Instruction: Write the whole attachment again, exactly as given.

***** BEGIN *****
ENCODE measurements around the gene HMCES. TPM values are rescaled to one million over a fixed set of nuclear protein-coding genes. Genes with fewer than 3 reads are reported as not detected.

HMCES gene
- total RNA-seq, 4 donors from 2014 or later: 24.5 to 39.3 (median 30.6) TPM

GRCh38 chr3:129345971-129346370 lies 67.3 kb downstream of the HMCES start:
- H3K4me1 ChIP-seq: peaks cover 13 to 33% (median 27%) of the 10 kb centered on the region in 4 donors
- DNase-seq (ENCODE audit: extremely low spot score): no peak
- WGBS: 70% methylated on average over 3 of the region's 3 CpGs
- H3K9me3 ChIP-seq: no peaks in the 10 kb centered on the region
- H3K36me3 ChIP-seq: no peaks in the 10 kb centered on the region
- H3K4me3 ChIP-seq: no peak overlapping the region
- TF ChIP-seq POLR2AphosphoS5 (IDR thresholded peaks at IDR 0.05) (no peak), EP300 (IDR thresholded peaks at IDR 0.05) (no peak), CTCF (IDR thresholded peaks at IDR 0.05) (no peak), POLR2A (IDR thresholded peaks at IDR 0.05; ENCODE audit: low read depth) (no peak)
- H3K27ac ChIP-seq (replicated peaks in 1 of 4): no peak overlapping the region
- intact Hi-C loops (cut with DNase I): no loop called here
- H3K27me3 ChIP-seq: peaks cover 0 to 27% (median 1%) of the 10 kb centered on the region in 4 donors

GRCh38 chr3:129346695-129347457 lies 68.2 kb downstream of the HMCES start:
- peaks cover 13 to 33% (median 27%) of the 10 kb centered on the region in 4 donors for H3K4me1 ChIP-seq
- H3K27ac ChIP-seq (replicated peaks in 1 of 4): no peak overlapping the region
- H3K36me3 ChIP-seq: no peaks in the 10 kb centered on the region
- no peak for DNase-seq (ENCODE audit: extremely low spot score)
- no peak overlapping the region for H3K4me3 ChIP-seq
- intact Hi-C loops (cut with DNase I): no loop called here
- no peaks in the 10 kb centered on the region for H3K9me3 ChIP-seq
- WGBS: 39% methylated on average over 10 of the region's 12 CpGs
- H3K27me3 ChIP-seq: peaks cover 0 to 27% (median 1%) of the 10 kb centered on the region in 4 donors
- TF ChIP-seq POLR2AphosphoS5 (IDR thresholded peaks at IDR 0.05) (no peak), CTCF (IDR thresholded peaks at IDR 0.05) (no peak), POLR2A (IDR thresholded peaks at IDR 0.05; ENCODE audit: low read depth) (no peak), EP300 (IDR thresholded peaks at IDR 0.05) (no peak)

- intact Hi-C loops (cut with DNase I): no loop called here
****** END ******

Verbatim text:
ENCODE measurements around the gene HMCES. TPM values are rescaled to one million over a fixed set of nuclear protein-coding genes. Genes with fewer than 3 reads are reported as not detected.

HMCES gene
- total RNA-seq, 4 donors from 2014 or later: 24.5 to 39.3 (median 30.6) TPM

GRCh38 chr3:129345971-129346370 lies 67.3 kb downstream of the HMCES start:
- H3K4me1 ChIP-seq: peaks cover 13 to 33% (median 27%) of the 10 kb centered on the region in 4 donors
- DNase-seq (ENCODE audit: extremely low spot score): no peak
- WGBS: 70% methylated on average over 3 of the region's 3 CpGs
- H3K9me3 ChIP-seq: no peaks in the 10 kb centered on the region
- H3K36me3 ChIP-seq: no peaks in the 10 kb centered on the region
- H3K4me3 ChIP-seq: no peak overlapping the region
- TF ChIP-seq POLR2AphosphoS5 (IDR thresholded peaks at IDR 0.05) (no peak), EP300 (IDR thresholded peaks at IDR 0.05) (no peak), CTCF (IDR thresholded peaks at IDR 0.05) (no peak), POLR2A (IDR thresholded peaks at IDR 0.05; ENCODE audit: low read depth) (no peak)
- H3K27ac ChIP-seq (replicated peaks in 1 of 4): no peak overlapping the region
- intact Hi-C loops (cut with DNase I): no loop called here
- H3K27me3 ChIP-seq: peaks cover 0 to 27% (median 1%) of the 10 kb centered on the region in 4 donors

GRCh38 chr3:129346695-129347457 lies 68.2 kb downstream of the HMCES start:
- peaks cover 13 to 33% (median 27%) of the 10 kb centered on the region in 4 donors for H3K4me1 ChIP-seq
- H3K27ac ChIP-seq (replicated peaks in 1 of 4): no peak overlapping the region
- H3K36me3 ChIP-seq: no peaks in the 10 kb centered on the region
- no peak for DNase-seq (ENCODE audit: extremely low spot score)
- no peak overlapping the region for H3K4me3 ChIP-seq
- intact Hi-C loops (cut with DNase I): no loop called here
- no peaks in the 10 kb centered on the region for H3K9me3 ChIP-seq
- WGBS: 39% methylated on average over 10 of the region's 12 CpGs
- H3K27me3 ChIP-seq: peaks cover 0 to 27% (median 1%) of the 10 kb centered on the region in 4 donors
- TF ChIP-seq POLR2AphosphoS5 (IDR thresholded peaks at IDR 0.05) (no peak), CTCF (IDR thresholded peaks at IDR 0.05) (no peak), POLR2A (IDR thresholded peaks at IDR 0.05; ENCODE audit: low read depth) (no peak), EP300 (IDR thresholded peaks at IDR 0.05) (no peak)

- intact Hi-C loops (cut with DNase I): no loop called here